Building My First Customer Success Team


One of our customers, Russ Olsen, has joined us as a guest blogger this week to share his perspective on starting up a customer success team. Enjoy!


By Russ Olsen

I recently had the wonderful, and challenging, opportunity of building a new customer success (CS) team from scratch. Earlier in my career I was involved in a similar project, but not as the manager and therefore not responsible for navigating all of the complexities of such an endeavor. Throughout both projects I learned valuable lessons that I hope will help you as you build your new team.

1.  Your Mission, Should You Choose to Accept it

When my manager approached me with the opportunity to create a CS team, I immediately accepted and started down the path of learning everything I could about the CS movement. That being said, the opportunity may not always be right due to any number of conflicts. If you do accept, however, get ready for a wild ride! I found that building out a new team requires intense effort, dedication, and perseverance. There were times I felt lost or stuck, and my initial commitment to the mission was the guiding force that helped me break through the proverbial brick wall.  

2.  Prepare for Victory!

I had a manager who would walk in each day at 7:00am and shout, to no one in particular, “Prepare for victory!” I often thought of this battle cry as I began preparing to launch my new team. I have an insatiable desire to learn and I began researching all the information I could get my hands on about CS as it was a new subject for me. I read countless books and blog posts, attended multiple industry events, engaged consultants, and watched hundreds of webinars. I also emulated many of the actions of the successful leaders I came across.

Throughout this preparation phase I began to gather important data that helped me paint the picture of the status quo for our business. I utilized, and still do utilize, the data to analyze trends, formulate goals, structure compensation, and to create metrics to measure the effectiveness of my new team.  

3.  Create a Game Plan

With so much information available related to CS I nearly got stuck in the preparation phase trying to achieve a perfect expertise in the discipline. Fortunately, I had a wise mentor who told me, “Done is better than perfect. Good, fast, and easy to learn from is perfect.” I was forced to put pencil to paper, creating a plan for what I wanted to accomplish, when I was going to accomplish it, and what successful completion looked like.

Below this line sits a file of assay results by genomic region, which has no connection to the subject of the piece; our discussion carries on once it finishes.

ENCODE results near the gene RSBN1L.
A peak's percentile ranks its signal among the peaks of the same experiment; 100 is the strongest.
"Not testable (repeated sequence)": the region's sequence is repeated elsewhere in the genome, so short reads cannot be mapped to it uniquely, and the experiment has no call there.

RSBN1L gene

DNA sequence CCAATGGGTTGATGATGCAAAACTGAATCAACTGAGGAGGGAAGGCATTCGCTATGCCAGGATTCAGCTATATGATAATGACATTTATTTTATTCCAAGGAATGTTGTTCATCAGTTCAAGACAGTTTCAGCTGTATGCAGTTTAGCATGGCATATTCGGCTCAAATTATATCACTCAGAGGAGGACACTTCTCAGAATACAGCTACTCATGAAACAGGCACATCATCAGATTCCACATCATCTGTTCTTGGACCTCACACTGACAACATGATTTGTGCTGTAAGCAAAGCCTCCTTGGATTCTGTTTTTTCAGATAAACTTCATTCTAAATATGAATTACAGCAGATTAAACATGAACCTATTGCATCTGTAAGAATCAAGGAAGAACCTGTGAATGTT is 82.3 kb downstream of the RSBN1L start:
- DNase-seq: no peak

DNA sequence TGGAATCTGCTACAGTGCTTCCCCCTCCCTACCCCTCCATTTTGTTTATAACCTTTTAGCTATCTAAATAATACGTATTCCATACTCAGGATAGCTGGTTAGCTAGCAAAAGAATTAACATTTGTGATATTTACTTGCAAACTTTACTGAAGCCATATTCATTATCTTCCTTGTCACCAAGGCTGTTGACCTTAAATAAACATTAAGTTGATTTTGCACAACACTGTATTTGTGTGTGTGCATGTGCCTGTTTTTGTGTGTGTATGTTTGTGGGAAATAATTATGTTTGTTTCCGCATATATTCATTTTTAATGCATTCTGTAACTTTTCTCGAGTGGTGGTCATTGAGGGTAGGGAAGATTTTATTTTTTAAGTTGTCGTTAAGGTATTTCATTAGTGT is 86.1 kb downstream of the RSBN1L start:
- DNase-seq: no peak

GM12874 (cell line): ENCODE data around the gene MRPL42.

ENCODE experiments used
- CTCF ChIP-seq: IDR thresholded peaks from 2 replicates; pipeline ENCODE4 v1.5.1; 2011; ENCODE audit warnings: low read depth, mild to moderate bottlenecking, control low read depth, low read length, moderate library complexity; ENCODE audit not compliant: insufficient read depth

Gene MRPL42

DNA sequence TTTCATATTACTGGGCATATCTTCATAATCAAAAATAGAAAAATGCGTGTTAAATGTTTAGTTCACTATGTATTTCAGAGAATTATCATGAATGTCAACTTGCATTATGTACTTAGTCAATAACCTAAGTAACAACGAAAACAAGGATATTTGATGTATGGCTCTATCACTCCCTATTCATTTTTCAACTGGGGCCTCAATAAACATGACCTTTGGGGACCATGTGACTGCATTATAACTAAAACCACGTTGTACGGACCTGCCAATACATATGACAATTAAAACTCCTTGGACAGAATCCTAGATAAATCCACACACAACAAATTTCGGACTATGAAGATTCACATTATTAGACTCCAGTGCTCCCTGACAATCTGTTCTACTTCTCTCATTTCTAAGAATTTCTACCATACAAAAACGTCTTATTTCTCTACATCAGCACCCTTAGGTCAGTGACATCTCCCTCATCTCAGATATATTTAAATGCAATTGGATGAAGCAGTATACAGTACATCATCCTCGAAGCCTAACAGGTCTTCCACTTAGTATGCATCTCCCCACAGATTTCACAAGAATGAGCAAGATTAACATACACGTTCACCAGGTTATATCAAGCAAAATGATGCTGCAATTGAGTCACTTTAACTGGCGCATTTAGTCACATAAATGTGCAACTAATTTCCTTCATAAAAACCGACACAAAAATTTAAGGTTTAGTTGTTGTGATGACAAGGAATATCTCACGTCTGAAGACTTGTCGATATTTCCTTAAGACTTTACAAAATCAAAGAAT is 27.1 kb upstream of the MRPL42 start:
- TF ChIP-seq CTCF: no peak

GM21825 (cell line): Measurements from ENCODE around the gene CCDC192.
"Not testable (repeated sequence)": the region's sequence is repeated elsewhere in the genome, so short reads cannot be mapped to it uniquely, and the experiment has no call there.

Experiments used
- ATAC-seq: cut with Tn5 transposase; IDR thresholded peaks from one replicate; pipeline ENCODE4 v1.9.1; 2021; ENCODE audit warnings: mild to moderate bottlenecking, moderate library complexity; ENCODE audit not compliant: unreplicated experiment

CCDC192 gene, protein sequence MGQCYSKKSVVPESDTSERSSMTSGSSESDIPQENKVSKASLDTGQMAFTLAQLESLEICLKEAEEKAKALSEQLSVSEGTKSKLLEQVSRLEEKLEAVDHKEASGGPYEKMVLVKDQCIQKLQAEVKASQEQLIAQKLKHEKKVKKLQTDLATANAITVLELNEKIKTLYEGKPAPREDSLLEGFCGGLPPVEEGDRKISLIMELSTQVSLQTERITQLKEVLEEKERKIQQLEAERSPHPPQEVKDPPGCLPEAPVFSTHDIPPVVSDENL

4.  Prioritize and Execute

Once my plan was in place, I began to take the steps to accomplish it.  At times I found it difficult to remain on task in this phase but I knew the success of the launch depended on my ability to prioritize my efforts and to see the plan through to completion. Not surprisingly I had many competing demands for my attention (e.g., my day job, coworkers, my boss, etc.), all of which had the potential of delaying the completion of the project. I really had to remain disciplined to deliver the project on time.

I also found that effective communication with the various key stakeholders in the project is key to successful completion. At first I did not fully appreciate how much overlap my team had with other departments within our business. The relationships I had already established, and the ones I was forging during the project, made my team rollout a success. I used every opportunity to share my vision and passion with them, letting them know how my efforts would benefit them in some way.  I quickly realized how the buy-in of key stakeholders would either enhance or detract from my ability to execute the rollout plan.

I absolutely loved the experiences I had in building out the CS team. Many times I felt unequal to the task but, fortunately, I had several great mentors and leaders who helped me see the project through to completion. I made many mistakes along the way, but the steps outlined above helped me launch the team and set us up for lasting success!

Are you a new Customer Success Leader, or do you want to improve upon your Leadership skills in the new year? The Success League is a customer success consulting firm that offers online training and workshops on core CS topics like hiring top performers and planning a team structure. Check out our 2018 Customer Success Leadership program for class options and more details.

Russ Olsen - Russ is the architect and current manager of the customer success team at Henry Schein Practice Solutions. He is driven to succeed in all that he does, including further developing and refining the customer success program he has built. He is also very passionate about developing the team members with whom he works.
Russ holds a BS from Brigham Young University and MBA from Westminster College. Prior to Henry Schein Practice Solutions, Russ spent six years in the private wealth management industry working with clients in the private wealth management industry. He currently resides with his family in Salt Lake City where he loves to spend time in the outdoors.